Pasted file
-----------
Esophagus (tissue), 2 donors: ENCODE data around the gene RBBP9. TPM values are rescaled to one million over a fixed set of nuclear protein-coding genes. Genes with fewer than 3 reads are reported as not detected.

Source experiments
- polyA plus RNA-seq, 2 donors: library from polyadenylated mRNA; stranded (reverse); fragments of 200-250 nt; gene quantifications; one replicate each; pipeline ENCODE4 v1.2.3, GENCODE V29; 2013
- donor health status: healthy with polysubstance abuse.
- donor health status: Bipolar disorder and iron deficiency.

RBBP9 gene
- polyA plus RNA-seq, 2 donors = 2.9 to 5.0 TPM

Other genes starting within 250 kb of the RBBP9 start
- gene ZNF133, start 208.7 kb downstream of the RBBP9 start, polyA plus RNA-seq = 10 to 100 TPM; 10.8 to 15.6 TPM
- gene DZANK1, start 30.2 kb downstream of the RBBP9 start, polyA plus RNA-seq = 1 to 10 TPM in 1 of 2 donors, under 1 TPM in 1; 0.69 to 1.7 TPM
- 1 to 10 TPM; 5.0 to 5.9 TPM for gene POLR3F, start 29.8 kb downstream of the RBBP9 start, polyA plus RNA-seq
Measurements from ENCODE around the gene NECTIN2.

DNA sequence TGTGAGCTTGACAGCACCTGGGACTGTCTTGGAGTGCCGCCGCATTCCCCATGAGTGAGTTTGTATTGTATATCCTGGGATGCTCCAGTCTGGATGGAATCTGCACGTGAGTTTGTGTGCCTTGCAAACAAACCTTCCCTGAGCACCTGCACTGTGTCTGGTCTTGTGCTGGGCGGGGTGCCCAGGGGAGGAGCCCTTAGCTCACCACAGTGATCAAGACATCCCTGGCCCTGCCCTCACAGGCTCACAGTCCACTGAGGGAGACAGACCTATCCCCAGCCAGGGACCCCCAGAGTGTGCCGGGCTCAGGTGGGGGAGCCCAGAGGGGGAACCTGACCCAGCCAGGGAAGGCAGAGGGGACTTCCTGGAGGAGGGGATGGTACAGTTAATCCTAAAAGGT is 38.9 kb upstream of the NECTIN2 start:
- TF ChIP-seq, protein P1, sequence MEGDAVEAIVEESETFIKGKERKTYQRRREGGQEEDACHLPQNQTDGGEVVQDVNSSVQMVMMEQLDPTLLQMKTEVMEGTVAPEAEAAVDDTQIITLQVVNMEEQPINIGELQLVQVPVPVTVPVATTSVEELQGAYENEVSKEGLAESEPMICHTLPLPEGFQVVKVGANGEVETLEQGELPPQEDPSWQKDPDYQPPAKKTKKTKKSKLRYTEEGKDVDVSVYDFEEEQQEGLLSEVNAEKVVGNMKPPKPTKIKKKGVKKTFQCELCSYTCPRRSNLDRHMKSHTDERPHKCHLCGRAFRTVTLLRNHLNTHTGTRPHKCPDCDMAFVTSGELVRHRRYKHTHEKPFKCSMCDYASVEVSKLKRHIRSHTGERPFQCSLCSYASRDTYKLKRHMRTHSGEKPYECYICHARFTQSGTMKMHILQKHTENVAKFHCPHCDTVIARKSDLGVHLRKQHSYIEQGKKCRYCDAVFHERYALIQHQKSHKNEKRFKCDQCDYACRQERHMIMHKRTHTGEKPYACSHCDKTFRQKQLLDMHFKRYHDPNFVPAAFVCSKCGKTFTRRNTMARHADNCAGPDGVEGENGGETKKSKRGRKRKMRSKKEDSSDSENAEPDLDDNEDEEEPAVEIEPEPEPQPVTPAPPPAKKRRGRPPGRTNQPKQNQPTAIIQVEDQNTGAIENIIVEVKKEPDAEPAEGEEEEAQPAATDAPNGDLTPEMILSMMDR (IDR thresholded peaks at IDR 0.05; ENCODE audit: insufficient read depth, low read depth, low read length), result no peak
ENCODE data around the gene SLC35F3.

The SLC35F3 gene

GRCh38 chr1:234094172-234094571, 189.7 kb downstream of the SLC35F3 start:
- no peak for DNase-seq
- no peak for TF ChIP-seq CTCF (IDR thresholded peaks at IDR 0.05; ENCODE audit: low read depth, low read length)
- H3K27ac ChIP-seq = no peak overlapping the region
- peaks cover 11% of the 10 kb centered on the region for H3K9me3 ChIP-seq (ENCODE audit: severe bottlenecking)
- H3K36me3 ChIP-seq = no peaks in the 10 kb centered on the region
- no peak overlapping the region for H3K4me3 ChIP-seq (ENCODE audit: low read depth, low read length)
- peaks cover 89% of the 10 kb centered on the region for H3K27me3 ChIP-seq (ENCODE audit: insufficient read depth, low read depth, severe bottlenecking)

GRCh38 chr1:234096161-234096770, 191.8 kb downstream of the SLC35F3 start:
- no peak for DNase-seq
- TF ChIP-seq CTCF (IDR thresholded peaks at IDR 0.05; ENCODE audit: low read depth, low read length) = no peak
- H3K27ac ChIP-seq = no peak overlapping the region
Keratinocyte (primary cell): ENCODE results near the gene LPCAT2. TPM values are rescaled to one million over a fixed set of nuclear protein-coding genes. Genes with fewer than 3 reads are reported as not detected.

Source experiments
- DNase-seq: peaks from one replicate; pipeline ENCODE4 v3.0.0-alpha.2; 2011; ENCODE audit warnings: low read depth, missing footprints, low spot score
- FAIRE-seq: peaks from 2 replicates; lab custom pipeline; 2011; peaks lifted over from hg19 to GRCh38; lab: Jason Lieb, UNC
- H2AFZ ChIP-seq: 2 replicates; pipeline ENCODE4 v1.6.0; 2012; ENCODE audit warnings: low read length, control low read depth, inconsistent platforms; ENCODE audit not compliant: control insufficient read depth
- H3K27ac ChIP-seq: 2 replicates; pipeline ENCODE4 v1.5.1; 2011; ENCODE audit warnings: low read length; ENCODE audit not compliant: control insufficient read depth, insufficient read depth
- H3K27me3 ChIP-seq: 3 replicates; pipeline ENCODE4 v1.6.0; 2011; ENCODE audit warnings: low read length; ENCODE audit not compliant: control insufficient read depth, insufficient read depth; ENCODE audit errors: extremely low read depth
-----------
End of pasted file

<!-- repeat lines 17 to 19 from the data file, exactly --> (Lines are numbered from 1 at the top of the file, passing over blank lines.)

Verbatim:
GRCh38 chr1:234094172-234094571, 189.7 kb downstream of the SLC35F3 start:
- no peak for DNase-seq
- no peak for TF ChIP-seq CTCF (IDR thresholded peaks at IDR 0.05; ENCODE audit: low read depth, low read length)